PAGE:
It is common in most states to require the Chicken Pox Vaccination (Varicella Vaccine) prior to entry into kindergarten. Some schools even require a second dose of Varicella prior to school entry or when the child is about eleven years of age. The Centers for Disease Control recommends 2 doses for your child. The reason for this is that after a few years the immunity (or resistance level) to the Chicken Pox Virus wanes (decreases) and your child has a higher chance of getting the Chicken Pox as an adolescent. One dose of the vaccine is just not enough to prevent Chicken Pox outbreaks. This article discusses what Chicken Pox looks like if you or your child is not vaccinated and what it may look like if your child is vaccinated but still seems to be ill with it.
Chickenpox is a contagious disease. If you or your child has been exposed to someone with the Chicken Pox your child may come down with it in 2-3 weeks from the date of exposure. Usually you get it once (but some people have gotten it more than one time). If your child was vaccinated his or her chances of coming down with it are less, but still possible. Maximize your child's chances of NOT getting the Chicken Pox by getting 2 doses of the vaccine.
Symptoms of Chicken Pox include: 1. A rash of a group of different looking lesions. Some will look like water filled blisters (pimple like), some red bumps and some flat bumps. The blisters will break open and turn dark in color/scabbed over. 2. Usually a fever, but not over 102 degrees. 3. Intense itchiness of the rash! 4. The patient doesn't feel well, a general malaise with possibly a runny nose and mild cough.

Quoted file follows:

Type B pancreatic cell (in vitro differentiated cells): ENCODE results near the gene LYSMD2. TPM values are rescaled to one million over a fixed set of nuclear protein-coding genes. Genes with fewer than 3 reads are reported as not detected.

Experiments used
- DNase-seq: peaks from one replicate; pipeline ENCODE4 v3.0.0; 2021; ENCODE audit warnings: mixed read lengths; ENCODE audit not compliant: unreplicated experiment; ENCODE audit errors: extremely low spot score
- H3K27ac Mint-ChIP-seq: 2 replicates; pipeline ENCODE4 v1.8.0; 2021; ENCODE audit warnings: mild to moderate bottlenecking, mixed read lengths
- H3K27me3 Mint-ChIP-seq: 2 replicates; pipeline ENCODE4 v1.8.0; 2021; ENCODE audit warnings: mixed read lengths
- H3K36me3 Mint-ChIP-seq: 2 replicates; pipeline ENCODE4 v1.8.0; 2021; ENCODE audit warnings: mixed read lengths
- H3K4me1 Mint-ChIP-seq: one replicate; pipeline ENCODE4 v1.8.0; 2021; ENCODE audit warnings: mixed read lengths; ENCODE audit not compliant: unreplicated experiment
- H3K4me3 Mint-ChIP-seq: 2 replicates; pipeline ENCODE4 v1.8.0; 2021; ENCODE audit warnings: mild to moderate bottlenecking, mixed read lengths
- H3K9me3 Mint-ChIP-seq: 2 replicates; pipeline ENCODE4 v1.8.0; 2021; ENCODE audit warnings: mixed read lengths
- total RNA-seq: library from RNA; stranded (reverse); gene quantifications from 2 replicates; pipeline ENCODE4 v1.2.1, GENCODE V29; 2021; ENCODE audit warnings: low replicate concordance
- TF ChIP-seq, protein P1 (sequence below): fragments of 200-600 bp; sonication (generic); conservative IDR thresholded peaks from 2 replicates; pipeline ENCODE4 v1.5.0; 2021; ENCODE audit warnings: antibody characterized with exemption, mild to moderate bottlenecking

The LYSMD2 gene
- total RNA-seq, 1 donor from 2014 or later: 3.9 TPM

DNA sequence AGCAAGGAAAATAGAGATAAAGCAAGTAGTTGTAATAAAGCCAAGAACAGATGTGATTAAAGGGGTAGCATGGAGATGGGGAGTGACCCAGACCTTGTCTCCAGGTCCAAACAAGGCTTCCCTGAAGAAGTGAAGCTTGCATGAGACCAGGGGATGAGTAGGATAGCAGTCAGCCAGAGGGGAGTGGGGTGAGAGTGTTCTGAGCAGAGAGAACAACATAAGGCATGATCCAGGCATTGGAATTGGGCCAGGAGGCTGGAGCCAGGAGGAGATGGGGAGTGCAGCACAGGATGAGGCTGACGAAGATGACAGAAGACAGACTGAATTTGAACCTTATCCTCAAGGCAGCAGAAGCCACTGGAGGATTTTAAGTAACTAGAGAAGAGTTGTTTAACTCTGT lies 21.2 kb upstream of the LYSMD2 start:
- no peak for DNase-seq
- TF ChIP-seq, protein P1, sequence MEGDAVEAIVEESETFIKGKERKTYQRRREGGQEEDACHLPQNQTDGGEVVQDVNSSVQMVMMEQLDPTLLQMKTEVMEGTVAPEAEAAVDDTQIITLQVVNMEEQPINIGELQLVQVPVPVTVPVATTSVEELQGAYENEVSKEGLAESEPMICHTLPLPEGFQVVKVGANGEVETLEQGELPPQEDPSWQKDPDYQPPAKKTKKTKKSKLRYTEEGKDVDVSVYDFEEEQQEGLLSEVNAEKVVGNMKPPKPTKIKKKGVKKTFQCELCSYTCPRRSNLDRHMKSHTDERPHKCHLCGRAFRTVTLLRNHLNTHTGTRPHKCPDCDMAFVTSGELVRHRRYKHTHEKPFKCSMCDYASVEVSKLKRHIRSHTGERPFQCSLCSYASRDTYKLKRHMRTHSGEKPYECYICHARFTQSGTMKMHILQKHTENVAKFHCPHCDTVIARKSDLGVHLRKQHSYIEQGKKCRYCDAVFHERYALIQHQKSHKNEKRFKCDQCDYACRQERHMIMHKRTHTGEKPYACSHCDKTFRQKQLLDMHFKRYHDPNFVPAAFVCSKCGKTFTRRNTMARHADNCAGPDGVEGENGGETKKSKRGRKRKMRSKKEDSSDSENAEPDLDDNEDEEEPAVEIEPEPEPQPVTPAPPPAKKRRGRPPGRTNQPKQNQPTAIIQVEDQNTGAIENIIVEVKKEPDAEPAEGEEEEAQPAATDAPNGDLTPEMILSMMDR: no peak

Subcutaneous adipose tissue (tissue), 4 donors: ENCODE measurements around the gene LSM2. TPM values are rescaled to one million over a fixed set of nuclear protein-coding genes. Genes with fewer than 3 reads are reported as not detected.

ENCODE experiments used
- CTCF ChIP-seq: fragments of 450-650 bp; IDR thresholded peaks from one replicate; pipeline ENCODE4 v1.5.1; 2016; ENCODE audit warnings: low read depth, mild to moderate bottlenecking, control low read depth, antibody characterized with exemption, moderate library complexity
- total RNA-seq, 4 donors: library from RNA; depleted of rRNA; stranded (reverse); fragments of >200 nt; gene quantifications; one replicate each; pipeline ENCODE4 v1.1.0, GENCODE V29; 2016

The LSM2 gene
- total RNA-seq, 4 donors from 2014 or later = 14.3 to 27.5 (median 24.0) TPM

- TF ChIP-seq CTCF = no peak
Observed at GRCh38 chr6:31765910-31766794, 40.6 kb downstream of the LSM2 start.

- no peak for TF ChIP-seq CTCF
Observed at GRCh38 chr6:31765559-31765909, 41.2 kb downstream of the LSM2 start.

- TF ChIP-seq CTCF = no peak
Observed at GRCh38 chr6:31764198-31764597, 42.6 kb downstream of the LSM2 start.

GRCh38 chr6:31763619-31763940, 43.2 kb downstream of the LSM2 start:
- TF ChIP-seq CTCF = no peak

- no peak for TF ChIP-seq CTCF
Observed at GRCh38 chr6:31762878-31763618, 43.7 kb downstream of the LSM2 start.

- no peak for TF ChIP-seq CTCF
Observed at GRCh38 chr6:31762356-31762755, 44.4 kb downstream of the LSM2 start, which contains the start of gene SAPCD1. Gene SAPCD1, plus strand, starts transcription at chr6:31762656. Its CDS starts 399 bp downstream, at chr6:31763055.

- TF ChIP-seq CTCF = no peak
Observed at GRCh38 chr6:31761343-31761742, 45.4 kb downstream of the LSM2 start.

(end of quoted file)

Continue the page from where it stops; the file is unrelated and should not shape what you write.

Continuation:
- Keep your child home until the lesions are all scabbed over and there is NO fever for 24 hours.
- Don't give Aspirin to your child! Use Acetaminophen or another medication recommended by your pediatrician.
- You may use calamine lotion to relieve the itching or place your child in a tepid bath and take a clean white sock, fill it with dried oatmeal and tie off the end of the sock. Use the oatmeal in the sock to sponge your child off. This will relieve the itching.
- Keep fingernails short and keep your child clean by bathing regularly.
- Don't take your child out and expose others. You do not want to accidentally expose an individual to Chicken Pox who does not have a good immune system. This could actually result in death or in the least severe illness!
- If your child has excessive vomiting, lethargy, high fever, infected sores, chest pain, etc. Immediately seek medical attention. If you aren't sure, call your doctor for advice!
If your child has had the vaccination, how can you tell if they have the Chicken Pox or not? Well, you actually might not ever know! Usually it Chicken Pox much more mild when it occurs in a previously vaccinated child. There may have a few red spots, maybe a few water filled blisters (or not) and a slight cold. I have seen quite a variety of presentations, all mild. These mild cases left us wondering whether or not it was the Chicken Pox. You can talk to your doctor, but the bottom line is that if your child has a rash and a fever they should stay home until no fever and no blisters!